During Q1 2018, 1,001 more operations were closed in the Canary Islands than during the same quarter last year, according to the Statistics for the Transmission of Property Rights published by INE. At the national level, the increase was half that figure, 12%: between January and March, 128,348 homes were sold in Spain compared to 114,965 a year earlier.

In terms of the type of homes sold in the Canary Islands, for the first time since the outbreak of the crisis, the number of new home sales grew by more than the number of second-hand home sales. Operations involving new builds are fewer in absolute terms but they are growing more rapidly. Between January and March, 1,333 new homes were sold in the Canary Islands, up by 22% compared to the same period in 2017.

Meanwhile, 5,040 second-hand homes were sold, up by 17.8% compared to a year before, according to data from INE.

Price rises

House prices are going to rise by 5% on average this year, i.e. by almost twice the rate they grew by in 2017, according to forecasts from BBVA Research reflected in its magazine, the Real Estate Situation in Spain.

Similarly, the bank’s research department predicts that the volume of operations will reach 570,000 this year, up by 7% compared to 2017. In terms of new home permits, the forecast is that 93,000 will be signed by the end of the year, up by 15% compared to 2017.

In general, the potential demand for housing is expected to grow by between 1 and 1.4 million over the next 10 years, which translates into an annual average of between 95,000 and 135,000 households.

Original story: Canarias 7 (by Silvia Fernández)

Translation: Carmel Drake

Who are the Key Players in the Spanish Real Estate Market?

4 May 2018 – El Mundo

House sales are on the rise, as are house prices and rentals. Mortgages are also continuing their upward trend. Moreover, the resurgence of real estate activity is now a reality that can be seen in the increase in the number of new construction and real estate companies.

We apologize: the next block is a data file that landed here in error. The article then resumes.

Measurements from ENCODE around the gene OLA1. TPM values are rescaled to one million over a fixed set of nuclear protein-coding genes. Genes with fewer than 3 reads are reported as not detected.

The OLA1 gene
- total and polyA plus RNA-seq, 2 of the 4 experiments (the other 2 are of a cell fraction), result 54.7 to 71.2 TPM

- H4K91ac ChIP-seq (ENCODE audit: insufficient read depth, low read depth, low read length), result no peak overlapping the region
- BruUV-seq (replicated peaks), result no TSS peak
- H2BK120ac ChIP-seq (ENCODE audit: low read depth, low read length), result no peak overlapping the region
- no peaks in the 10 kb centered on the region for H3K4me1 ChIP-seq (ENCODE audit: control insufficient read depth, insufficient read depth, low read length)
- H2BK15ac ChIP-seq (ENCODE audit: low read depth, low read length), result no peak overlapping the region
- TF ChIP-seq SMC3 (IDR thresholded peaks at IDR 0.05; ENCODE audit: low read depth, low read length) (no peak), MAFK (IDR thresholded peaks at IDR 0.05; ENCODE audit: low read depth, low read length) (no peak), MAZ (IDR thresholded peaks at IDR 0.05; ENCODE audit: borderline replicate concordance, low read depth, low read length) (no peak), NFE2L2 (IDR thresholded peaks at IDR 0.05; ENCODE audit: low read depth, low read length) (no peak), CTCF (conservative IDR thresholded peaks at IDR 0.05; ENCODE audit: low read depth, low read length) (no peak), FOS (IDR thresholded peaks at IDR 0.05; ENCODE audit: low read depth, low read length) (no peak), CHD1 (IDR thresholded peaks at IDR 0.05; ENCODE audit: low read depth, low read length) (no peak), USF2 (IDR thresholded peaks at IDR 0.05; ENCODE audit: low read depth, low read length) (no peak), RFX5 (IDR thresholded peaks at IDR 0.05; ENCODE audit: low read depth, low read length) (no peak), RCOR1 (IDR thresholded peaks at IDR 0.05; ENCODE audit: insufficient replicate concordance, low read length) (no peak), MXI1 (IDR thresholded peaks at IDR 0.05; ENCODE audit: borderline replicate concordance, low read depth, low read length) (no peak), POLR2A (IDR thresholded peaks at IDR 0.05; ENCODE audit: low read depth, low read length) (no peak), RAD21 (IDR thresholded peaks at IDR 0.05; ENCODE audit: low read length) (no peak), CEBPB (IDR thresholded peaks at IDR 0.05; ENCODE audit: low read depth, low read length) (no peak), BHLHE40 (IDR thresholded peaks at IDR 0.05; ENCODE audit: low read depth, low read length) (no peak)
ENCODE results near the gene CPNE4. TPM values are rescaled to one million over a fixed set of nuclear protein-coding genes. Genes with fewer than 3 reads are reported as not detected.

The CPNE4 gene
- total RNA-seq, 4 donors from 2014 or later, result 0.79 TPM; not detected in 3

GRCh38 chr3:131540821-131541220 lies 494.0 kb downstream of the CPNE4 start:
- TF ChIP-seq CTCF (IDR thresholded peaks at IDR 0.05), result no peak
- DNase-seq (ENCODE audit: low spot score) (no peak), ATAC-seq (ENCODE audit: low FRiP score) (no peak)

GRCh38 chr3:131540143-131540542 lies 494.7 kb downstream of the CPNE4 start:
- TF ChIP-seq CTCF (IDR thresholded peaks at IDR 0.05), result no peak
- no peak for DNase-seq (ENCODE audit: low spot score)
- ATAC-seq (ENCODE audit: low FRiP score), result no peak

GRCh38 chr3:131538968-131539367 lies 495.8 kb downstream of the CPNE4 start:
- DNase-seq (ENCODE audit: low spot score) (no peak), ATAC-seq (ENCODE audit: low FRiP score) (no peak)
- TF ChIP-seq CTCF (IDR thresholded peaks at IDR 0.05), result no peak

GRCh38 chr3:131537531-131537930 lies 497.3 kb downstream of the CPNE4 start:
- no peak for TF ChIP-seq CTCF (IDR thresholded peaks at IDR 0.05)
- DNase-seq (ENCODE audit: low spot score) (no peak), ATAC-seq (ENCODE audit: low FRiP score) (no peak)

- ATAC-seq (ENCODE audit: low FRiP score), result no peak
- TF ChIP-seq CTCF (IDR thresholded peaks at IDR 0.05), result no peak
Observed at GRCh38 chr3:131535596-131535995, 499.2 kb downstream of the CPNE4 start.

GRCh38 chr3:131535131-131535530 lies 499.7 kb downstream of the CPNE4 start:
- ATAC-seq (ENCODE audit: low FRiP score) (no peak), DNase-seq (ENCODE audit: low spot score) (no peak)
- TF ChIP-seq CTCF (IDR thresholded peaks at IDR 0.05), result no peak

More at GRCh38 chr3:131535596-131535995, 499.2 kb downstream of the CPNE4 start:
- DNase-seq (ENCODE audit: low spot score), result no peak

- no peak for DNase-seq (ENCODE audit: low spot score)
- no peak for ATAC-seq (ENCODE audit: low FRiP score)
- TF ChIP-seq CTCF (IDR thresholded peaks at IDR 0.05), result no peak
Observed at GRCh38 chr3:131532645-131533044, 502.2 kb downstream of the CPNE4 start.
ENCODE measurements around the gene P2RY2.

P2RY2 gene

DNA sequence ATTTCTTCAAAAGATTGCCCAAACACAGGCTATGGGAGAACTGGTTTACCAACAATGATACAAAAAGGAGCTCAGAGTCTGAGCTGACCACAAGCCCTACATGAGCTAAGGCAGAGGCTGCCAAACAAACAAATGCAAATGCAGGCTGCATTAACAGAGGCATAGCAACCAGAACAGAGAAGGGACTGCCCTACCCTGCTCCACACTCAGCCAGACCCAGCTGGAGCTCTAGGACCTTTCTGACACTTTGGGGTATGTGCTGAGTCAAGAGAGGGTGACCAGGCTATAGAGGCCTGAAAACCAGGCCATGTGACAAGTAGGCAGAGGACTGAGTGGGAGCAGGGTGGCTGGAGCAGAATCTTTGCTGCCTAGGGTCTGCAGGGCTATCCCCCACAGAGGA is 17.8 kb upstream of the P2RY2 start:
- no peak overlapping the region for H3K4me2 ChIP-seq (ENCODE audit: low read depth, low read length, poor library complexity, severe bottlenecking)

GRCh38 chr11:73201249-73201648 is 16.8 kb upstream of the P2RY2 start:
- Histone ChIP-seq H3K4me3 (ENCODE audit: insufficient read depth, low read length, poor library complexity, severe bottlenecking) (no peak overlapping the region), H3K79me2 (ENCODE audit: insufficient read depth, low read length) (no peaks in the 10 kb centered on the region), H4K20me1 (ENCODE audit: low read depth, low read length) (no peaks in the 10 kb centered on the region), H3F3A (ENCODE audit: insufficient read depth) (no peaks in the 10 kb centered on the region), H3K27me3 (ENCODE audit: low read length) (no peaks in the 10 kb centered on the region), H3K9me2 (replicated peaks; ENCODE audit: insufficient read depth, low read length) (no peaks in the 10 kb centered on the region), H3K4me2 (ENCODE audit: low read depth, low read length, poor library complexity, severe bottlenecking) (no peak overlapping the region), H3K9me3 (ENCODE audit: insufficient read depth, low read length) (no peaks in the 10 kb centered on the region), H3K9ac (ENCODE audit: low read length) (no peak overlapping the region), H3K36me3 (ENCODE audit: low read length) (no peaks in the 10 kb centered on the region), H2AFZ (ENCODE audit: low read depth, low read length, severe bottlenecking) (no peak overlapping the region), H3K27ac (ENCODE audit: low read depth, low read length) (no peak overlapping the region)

A recent report published by Gedesco, a firm specialising in financing for companies, says that one in four of the businesses created in Spain during the first quarter of 2018 belonged to the construction or property development sectors.

That represented a volume of almost 6,000 companies, 1.75% more than during the same quarter in 2017. With respect to the last three months of last year, the increase amounts to 21.9%.

Some good news to help us try to forget the fact that 142,576 construction companies disappeared between 2008 and January 2017 – both building firms and property developers -, according to the latest data from Spain’s National Institute of Statistics (INE).

In eight years, the sector went from having almost 360,000 companies to having just 216,987, a reduction of 39%. If we take the look at real estate companies, there were 106,375 in 2008, whereas there were just 67,812 by 2017, almost half.

The data compiled by INE reveals another interesting fact: the construction companies that had more than 5,000 employees in 2008 have disappeared. Although there were actually only three (including building firms and property developers), by 2017, there were just nine companies with 500 or more workers.

Names such as Martinsa Fadesa – created by the businessman Fernando Martín-, Astroc (chaired by Enrique Bañuelos) and Nozar went into the history books of the Spanish real estate sector, after failing to survive the impact of the recession.

Good health

Now, the outlook for the sector is looking healthy, in line with the increase in construction activity, which last year recorded a 28.9% increase in new build permits, to 80,786. According to the latest data from the Ministry of Development, corresponding to the first two months of this year, new home permits rose by 17.4% to 8,035 in February. Estimates in the sector indicate an output of 150,000 homes p.a. for the next few years.

For Elisa Valero, Marketing Director at Gedesco, “the construction sector is back in business”. Nevertheless, the director adds that “the creation of businesses has never gone away, if we look back a few years, the property developers were still there, but the volume of business creation was much lower”.

Whereas 5,000 companies are now being created, in 2011 – at the height of the crisis – just 2,000 were being constituted (…).

Success stories